Walking Alone

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The days where you’re on death’s bed, faking your smile, crying every minute on the inside for some type of relief just wishing you had a broken foot.

I’ll never forget the day after my husband told me about what the doctors said, “We are very afraid of where she’ll be in two months if she’s even with us.” Odd it’s the day after but let me explain. I worked on the 3rd floor of a local mall and to get to my car I had to take the elevator to the first level. 4 other co-workers walked with me. As we walked we had to pass by many clothing stores, a dollar store and by the exit doors was the food court. This was like any other day, only according to the doctors I only had about 59 more of them left to live.

I walked as I usually did, with my friends. When we neared the exit door there was a young woman with a broken foot in front of us, walking lightly on her casted foot, alone. There were 2 men, I would say in their 40s, sitting at a near by table. They saw the young woman in front of us and jumped up to help open the door. In the process they kind of shoved me to the side, giving all of us a dirty look. Almost to say, “Can’t you see this young lady needs help!” They opened the door for her, smiled, and told her to have a great day. They then pushed the door closed so I had to open it myself and they went and sat down.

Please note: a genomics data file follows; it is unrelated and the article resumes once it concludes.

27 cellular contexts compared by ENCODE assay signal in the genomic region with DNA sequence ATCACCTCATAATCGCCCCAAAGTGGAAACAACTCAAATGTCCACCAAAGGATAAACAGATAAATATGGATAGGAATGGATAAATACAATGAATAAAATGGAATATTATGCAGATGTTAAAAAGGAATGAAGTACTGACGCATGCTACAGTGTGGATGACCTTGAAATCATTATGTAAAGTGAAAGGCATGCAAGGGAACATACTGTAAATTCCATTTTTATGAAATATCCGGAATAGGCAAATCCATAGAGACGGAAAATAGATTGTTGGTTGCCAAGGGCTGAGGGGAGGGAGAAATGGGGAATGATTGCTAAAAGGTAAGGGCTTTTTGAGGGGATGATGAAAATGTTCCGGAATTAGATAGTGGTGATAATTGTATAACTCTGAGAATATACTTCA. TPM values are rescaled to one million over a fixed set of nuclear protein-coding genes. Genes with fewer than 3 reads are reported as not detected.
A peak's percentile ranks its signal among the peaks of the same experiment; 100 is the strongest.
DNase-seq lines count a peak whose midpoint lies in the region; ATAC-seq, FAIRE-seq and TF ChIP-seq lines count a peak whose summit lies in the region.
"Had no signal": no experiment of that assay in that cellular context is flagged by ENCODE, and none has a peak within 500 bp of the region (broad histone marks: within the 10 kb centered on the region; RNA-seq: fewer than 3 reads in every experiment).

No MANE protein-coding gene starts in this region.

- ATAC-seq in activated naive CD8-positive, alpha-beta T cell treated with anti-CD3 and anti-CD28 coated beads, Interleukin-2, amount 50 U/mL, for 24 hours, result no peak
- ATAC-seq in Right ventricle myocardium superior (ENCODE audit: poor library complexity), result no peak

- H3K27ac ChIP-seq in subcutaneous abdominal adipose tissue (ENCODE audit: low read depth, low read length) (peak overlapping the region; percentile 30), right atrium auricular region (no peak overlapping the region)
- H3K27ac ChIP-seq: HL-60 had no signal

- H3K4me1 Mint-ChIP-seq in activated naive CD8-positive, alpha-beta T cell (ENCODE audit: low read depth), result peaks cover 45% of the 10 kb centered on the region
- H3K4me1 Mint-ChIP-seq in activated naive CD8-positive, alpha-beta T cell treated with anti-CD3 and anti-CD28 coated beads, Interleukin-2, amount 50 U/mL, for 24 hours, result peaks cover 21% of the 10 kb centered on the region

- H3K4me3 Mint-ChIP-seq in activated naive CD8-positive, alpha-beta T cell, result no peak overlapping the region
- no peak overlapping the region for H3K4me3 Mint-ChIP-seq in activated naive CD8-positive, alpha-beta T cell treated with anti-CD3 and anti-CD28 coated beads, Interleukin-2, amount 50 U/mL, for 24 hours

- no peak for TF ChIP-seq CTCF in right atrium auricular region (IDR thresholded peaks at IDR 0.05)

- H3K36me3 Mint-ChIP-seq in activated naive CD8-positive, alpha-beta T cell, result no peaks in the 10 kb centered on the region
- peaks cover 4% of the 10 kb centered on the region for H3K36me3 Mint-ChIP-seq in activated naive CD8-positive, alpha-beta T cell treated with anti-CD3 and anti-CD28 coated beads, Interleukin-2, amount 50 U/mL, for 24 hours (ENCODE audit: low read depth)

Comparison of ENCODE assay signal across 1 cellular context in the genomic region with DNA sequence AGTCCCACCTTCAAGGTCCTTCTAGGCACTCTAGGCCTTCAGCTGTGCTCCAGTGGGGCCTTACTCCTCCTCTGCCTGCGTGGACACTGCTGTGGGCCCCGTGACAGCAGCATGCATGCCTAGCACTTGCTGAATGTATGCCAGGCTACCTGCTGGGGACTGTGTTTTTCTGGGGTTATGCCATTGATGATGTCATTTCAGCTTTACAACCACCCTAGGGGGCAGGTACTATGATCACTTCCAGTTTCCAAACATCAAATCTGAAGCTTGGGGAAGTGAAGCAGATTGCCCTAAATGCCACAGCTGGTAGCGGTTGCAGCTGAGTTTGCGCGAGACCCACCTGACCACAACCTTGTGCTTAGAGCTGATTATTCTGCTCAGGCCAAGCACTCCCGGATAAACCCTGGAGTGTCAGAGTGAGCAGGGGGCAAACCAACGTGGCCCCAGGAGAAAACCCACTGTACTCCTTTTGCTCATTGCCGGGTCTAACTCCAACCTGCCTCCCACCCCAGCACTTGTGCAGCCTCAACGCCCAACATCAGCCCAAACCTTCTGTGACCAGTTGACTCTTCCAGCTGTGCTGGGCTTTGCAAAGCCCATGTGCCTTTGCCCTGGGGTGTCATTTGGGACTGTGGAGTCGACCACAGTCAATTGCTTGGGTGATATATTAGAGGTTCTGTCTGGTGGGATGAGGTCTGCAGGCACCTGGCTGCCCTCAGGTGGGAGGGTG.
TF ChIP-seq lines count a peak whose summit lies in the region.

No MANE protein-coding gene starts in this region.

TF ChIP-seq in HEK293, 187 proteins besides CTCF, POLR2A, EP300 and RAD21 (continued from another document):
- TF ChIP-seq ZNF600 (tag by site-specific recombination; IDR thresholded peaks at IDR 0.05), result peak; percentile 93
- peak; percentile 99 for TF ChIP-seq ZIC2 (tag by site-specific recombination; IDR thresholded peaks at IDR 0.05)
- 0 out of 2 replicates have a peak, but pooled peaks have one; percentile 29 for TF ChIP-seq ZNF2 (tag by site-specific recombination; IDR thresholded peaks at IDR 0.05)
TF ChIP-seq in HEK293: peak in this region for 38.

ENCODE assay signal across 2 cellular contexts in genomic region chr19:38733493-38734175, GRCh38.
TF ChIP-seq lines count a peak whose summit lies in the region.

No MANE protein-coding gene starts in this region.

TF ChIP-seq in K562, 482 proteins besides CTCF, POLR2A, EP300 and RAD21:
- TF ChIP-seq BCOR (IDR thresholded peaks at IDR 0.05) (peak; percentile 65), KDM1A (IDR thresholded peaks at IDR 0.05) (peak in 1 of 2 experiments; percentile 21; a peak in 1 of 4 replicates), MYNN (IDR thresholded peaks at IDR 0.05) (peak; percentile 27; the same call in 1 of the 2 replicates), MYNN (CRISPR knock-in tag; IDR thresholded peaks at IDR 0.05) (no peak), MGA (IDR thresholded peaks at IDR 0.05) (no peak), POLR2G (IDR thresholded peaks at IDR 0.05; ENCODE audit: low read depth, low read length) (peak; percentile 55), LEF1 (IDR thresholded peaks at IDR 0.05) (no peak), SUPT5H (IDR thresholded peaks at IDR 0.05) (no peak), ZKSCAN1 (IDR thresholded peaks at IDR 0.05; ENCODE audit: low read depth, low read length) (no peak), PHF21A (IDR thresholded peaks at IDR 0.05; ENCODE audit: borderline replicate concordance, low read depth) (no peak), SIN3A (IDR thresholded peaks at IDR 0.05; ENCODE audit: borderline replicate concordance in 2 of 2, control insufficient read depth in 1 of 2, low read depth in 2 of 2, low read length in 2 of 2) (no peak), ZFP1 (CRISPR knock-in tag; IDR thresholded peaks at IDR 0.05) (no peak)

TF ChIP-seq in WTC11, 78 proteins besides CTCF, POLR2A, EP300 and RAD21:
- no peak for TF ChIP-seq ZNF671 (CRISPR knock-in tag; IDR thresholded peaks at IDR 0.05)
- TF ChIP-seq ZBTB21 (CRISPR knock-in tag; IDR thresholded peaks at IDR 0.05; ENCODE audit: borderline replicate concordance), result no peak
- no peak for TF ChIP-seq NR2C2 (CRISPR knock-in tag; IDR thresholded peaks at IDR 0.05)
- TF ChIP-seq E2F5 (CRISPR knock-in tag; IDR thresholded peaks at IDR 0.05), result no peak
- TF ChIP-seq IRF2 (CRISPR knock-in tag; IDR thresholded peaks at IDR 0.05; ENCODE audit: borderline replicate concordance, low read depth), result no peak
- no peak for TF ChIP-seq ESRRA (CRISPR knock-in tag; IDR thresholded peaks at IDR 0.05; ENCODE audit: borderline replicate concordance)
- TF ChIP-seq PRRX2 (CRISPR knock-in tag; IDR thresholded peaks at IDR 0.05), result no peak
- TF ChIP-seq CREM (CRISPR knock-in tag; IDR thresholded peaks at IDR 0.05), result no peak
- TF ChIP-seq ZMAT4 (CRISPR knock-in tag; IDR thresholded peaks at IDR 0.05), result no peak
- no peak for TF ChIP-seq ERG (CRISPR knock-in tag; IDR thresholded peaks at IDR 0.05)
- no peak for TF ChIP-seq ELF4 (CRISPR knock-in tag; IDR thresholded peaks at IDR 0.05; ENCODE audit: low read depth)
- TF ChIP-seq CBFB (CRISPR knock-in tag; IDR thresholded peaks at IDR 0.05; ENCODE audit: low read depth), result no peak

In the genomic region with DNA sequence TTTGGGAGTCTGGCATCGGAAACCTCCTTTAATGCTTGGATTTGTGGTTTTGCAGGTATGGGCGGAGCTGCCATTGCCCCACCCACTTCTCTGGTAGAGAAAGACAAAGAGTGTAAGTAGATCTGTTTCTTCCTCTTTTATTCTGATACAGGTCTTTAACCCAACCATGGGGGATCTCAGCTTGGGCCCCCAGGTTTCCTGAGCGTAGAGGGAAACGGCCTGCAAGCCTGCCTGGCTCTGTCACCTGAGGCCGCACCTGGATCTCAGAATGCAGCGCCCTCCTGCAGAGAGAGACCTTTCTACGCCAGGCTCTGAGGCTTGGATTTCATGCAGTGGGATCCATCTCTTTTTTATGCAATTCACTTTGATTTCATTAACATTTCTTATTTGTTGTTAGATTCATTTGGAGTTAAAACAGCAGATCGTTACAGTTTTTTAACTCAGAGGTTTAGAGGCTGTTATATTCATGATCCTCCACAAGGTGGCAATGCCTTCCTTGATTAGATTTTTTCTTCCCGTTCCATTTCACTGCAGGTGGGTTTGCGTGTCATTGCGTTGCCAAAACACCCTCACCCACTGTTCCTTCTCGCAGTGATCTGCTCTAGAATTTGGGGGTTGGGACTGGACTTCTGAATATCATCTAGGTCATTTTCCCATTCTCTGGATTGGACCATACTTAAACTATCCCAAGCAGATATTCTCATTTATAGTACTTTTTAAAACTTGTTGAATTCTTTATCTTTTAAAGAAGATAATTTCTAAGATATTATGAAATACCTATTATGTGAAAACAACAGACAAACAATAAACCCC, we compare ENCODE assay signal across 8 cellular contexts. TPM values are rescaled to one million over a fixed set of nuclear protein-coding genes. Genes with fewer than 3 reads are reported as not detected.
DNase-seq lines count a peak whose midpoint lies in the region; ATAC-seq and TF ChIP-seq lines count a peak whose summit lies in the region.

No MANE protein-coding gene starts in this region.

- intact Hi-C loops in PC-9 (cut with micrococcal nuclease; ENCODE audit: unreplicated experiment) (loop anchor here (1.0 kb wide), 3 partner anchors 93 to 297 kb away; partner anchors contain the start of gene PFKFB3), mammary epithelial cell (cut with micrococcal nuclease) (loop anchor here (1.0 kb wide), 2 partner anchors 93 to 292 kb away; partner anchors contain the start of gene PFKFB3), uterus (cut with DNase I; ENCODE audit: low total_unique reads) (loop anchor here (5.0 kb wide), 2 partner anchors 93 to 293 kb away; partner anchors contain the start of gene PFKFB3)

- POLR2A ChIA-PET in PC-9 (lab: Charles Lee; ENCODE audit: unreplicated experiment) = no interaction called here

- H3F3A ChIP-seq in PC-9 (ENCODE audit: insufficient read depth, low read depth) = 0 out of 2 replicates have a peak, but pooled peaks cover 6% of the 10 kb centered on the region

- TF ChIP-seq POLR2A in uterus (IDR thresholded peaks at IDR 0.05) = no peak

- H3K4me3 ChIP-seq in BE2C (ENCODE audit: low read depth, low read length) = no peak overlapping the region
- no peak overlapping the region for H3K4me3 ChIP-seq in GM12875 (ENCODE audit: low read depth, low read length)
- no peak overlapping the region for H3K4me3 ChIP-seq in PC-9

I wondered, if they actually knew would it have been the other way? Would the men at the table have jumped up and opened the door for me, giving the same dirty look and shove to the young girl with the broken foot? 

The girl wth the broken foot would be ‘normal’ and back to her every day life as usual in weeks. I was running out of those weeks. But the truth is, we all do it. If we see a physical ailment, we often bend over backwards to help those people, to make their life just that much easier even if just for a moment. But what about those that you didn’t hold the door open for and today is there last day? Would you have changed your interaction with them?

It’s simply so much easier to have an ailment that everyone can see than to live with brain tumors, pain, and so much more. I would rather wobble alone down a dirty mall hall to an exit door in so much pain because I have a broken foot, then to walk perfectly fine (most days) with a group of friends, a fake smile on my face, not knowing if I have a tomorrow.

Many times, even alongside many, I feel like I’m walking alone. But as life has different plans for me, I walk no matter what. Alone or not.

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